After insisting for months that he was not in the prime ministerial race in spite of clear indications to the contrary, Nitish Kumar has finally made his national ambitions evident.
At Janata Dal (United)'s national council meeting in Bihar's Rajgir, the party announced that Kumar will explore "forging of alternative paradigm of politics" to provide a "strong national alternative of non-BJP parties to defeat communal forces".
The statement stopped short of declaring the Bihar Chief Minister as the party's prime ministerial candidate, but party leaders did not leave any stone unturned to indicate as much. The official statement only shied away from the official projection as they ripped BJP apart and extolled Kumar's leadership.
General Secretary KC Tyagi said, "Not just Bihar, but the entire country needs Kumar now, which is why we have assembled here."
The party statement called BJP a "prisoner of reactionary, outmoded ways of thinking" and that it had "unleashed...a wave of intolerance...on the nation".
It added that the "plural, multi-cultural, Ganga-Jamuna tehzeeb of our civilisation is under serious threat due to the BJP".
Prime Minister Narendra Modi was also singled out as JD(U) said that it had broken the alliance with BJP anticipating "this rise of intolerance and violence" under Modi and that Nitish Kumar's 'political foresight' has been proved.
NDA's promises forgotten
The JD(U) statement also compared NDA under Modi with the NDA under former PM Atal Bihari Vajpayee, saying the JD(U) had joined the NDA on three promises -
1. The Ayodhya issue will be solved with consensus or after a judicial decision.
2. The Uniform Civil Code will not be arbitrarily imposed.
3. There will be no abrogation of Article 370.
However, the statement continued, BJP has revived the UCC and Ayodhya issues to polarise the electorate ahead of the upcoming UP elections and it is also creating doubts about the continued validity of Article 370 in Jammu & Kashmir.
Former party president Sharad Yadav too slammed the BJP, saying that to divide the people in the name of religion and caste was the BJP's only policy and that issues like ghar wapasi, love jihad, gau rakshaks, Article 370 and Uniform Civil Code will not let countrymen live in peace.
As for Nitish Kumar, he even got an endorsement from outside the party, as former Jharkhand Chief Minister and JVM(P) chief Babulal Marandi too attended the event as chief guest.
Marandi echoed Tyagi's views and said, "People believe in Nitish Kumar's name and the country needs him now."
While it is a bold move by JD(U) to project Kumar as the next prime ministerial contender, the proposal rests more on ambition than solid ground. If Nitish wants to emerge as the leader of a nation-wide anti-NDA platform, he will have to be accepted as a leader by several other parties, which are already led by strong individuals.
The challenge will begin with the Congress since JD(U) has not said that the front it is eying will be non-Congress. This is rather ironic, to begin with, since anti-Congress politics was the very life-blood of the Janata Parivar out of which, the JD(U) was born.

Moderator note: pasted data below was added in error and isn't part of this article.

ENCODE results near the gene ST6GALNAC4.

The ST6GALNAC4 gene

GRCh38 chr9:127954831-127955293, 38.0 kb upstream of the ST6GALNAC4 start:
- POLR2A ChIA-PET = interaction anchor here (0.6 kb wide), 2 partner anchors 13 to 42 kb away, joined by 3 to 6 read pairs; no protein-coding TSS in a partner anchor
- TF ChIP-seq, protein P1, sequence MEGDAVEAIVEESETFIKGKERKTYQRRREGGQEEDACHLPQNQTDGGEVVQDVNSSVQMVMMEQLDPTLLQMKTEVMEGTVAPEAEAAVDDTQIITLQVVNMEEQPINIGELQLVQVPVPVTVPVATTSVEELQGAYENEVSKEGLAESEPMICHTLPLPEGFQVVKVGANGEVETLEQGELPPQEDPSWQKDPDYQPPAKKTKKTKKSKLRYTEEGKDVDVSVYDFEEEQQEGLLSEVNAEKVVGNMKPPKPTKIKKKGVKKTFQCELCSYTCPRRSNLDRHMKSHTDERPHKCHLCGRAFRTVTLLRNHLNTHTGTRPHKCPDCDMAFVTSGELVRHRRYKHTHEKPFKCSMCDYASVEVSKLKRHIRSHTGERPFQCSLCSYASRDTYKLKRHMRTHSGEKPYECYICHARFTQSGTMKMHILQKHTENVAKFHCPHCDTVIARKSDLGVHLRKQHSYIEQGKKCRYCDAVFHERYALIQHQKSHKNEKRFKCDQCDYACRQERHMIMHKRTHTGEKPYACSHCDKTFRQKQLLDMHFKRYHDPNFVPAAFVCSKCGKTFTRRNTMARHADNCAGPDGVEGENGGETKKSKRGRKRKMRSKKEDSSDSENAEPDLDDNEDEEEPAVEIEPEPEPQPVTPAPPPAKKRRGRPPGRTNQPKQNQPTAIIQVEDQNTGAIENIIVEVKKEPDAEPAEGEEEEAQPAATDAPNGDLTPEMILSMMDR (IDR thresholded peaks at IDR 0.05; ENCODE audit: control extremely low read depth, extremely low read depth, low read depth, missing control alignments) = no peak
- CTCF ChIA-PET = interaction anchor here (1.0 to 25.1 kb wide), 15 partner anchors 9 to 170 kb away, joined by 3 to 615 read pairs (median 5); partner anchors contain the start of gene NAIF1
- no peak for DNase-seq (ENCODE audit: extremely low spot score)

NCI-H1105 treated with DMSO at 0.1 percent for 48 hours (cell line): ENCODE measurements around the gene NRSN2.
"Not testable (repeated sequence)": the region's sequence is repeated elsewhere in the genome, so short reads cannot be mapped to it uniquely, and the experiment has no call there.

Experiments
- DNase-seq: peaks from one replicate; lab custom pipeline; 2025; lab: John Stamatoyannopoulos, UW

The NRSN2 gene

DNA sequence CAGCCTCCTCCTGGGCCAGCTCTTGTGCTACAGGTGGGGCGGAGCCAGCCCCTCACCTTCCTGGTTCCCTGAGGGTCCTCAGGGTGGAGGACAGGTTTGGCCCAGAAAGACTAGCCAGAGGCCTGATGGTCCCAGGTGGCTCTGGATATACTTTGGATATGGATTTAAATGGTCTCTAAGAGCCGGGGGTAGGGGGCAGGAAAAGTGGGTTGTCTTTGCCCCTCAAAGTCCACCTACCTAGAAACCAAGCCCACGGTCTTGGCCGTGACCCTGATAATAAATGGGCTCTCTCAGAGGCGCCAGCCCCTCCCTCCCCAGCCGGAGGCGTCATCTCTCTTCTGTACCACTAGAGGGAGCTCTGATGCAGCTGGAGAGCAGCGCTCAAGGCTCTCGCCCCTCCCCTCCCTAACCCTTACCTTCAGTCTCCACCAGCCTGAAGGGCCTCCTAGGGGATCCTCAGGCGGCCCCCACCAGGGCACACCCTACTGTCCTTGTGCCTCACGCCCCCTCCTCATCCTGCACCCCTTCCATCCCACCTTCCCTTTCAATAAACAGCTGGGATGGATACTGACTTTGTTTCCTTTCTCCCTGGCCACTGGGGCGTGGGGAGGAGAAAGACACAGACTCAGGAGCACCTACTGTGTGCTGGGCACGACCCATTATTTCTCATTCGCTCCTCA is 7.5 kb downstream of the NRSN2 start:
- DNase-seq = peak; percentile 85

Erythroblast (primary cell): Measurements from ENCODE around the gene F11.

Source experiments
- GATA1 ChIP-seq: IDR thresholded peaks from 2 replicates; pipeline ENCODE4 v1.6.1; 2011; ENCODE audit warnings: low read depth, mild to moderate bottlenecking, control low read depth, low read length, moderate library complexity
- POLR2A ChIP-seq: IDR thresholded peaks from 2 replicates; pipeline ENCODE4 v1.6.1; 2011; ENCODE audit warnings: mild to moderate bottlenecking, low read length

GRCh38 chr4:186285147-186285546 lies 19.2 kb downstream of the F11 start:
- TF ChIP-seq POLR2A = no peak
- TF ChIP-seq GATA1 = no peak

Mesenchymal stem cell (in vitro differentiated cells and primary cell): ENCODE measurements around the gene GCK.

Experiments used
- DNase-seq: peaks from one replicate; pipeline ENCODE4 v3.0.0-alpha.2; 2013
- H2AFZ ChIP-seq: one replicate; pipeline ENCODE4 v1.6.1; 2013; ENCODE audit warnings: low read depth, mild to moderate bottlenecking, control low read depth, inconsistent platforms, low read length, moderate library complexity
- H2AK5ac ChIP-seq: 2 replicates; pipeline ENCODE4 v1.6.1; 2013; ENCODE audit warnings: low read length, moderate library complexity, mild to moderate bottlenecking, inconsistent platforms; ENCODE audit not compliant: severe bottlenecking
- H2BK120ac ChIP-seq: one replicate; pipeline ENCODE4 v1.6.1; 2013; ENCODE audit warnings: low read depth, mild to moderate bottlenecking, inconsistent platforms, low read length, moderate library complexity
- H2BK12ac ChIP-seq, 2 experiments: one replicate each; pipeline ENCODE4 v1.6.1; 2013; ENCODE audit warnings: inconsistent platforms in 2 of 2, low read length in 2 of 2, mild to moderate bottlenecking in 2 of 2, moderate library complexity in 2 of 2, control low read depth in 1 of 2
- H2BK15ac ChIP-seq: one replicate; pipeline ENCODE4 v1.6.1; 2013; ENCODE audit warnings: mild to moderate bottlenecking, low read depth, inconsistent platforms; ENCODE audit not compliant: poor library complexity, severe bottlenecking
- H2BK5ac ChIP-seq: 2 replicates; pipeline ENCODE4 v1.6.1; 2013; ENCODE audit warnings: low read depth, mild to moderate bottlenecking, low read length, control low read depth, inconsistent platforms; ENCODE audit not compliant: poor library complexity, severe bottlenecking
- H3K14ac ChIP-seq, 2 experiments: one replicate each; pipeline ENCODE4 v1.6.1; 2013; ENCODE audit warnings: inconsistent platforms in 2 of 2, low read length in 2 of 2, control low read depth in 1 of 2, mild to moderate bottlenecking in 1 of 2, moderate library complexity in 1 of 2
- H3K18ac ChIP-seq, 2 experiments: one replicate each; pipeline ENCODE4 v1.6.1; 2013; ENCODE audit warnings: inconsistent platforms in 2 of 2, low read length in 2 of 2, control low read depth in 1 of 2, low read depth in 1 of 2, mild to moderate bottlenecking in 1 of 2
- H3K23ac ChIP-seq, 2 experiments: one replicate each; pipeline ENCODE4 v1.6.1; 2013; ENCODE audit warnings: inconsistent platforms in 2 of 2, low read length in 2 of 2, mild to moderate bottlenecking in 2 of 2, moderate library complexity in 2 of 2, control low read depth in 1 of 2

Even after ignoring the irony because JD(U) and Congress are already in an alliance, it is doubtful whether Congress will be interested in projecting Kumar and not party Vice President Rahul Gandhi as the challenger to Modi in 2019.
At the national level, will the Left play along willingly, opposing Kumar in Bihar and supporting him in Delhi?
Then come the regional challengers who are far too many - Arvind Kejriwal's AAP, Naveen Patnaik's Biju Janata Dal, Mamata Banerjee's Trinamool Congress and Karunanidhi's DMK, featuring among the notable ones.
Indeed, there are serious doubts whether JD(U)'s own alliance partner, Lalu Prasad's RJD, will support Nitish as PM or not.
Close on the heels of JD(U)'s statement, senior RJD leader Raghuvansh Prasad Singh indicated that all was not well within the Grand Alliance camp. He declared that if an anti-BJP front was to be formed, then all parties will have to collectively elect an aspirant for the throne.
Singh added that if all parties started announcing their respective PM-candidate, then a united struggle against BJP will not be possible. Lalu, however, had endorsed Kumar's bid for PM way back in April this year.
UP polls will change the game
Two leaders in one key state are also big threats to Kumar's ambition. With the largest number of seats in Lok Sabha (80), Uttar Pradesh holds the key to power.
The state will go to polls within next few months and the outcome will make the race for 2019 more complicated.
If BJP and allies win, it will be hard for any party to take away any of the 73 seats they hold. If Mulayam Singh Yadav's Samajwadi Party comes back to power, Nitish will find it really challenging to get his former ally to support his leadership.
Among the challengers in UP, if former CM Mayawati's BSP wins, no indication has been seen so far that would suggest that she too will accept Nitish as the PM-contender.
To sum up, Nitish Kumar has a long way to go before his dream of leading a non-BJP front even begins to take shape. His challenges are many but the drum-beating is a signal that he has begun his campaign.
From now on what will be interesting to watch is if he follows this up by reaching out to the other key players across the country and if he does - how do they respond.
Edited by Jhinuk Sen